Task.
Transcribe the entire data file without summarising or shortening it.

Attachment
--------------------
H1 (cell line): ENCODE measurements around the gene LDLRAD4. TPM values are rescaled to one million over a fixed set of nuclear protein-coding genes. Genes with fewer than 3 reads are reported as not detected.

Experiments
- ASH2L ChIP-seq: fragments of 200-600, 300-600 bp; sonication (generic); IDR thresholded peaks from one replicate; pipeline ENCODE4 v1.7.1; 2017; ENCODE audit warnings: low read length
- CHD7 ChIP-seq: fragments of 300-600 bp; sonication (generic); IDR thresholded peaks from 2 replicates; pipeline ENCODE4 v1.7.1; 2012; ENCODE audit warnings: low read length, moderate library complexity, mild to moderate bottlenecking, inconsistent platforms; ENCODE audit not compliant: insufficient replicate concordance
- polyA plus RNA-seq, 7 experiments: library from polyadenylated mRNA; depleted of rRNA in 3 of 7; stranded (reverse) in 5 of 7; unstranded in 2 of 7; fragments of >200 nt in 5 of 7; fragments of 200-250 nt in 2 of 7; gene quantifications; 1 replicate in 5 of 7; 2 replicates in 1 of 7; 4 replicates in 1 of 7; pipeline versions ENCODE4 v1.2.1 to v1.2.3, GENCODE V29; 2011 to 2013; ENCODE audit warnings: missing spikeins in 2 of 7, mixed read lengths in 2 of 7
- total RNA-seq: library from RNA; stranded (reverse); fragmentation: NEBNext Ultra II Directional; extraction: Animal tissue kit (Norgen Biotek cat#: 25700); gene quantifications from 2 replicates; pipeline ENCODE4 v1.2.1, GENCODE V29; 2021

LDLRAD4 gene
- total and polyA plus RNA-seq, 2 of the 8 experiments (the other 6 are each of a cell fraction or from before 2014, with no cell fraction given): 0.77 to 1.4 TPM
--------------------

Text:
H1 (cell line): ENCODE measurements around the gene LDLRAD4. TPM values are rescaled to one million over a fixed set of nuclear protein-coding genes. Genes with fewer than 3 reads are reported as not detected.

Experiments
- ASH2L ChIP-seq: fragments of 200-600, 300-600 bp; sonication (generic); IDR thresholded peaks from one replicate; pipeline ENCODE4 v1.7.1; 2017; ENCODE audit warnings: low read length
- CHD7 ChIP-seq: fragments of 300-600 bp; sonication (generic); IDR thresholded peaks from 2 replicates; pipeline ENCODE4 v1.7.1; 2012; ENCODE audit warnings: low read length, moderate library complexity, mild to moderate bottlenecking, inconsistent platforms; ENCODE audit not compliant: insufficient replicate concordance
- polyA plus RNA-seq, 7 experiments: library from polyadenylated mRNA; depleted of rRNA in 3 of 7; stranded (reverse) in 5 of 7; unstranded in 2 of 7; fragments of >200 nt in 5 of 7; fragments of 200-250 nt in 2 of 7; gene quantifications; 1 replicate in 5 of 7; 2 replicates in 1 of 7; 4 replicates in 1 of 7; pipeline versions ENCODE4 v1.2.1 to v1.2.3, GENCODE V29; 2011 to 2013; ENCODE audit warnings: missing spikeins in 2 of 7, mixed read lengths in 2 of 7
- total RNA-seq: library from RNA; stranded (reverse); fragmentation: NEBNext Ultra II Directional; extraction: Animal tissue kit (Norgen Biotek cat#: 25700); gene quantifications from 2 replicates; pipeline ENCODE4 v1.2.1, GENCODE V29; 2021

LDLRAD4 gene
- total and polyA plus RNA-seq, 2 of the 8 experiments (the other 6 are each of a cell fraction or from before 2014, with no cell fraction given): 0.77 to 1.4 TPM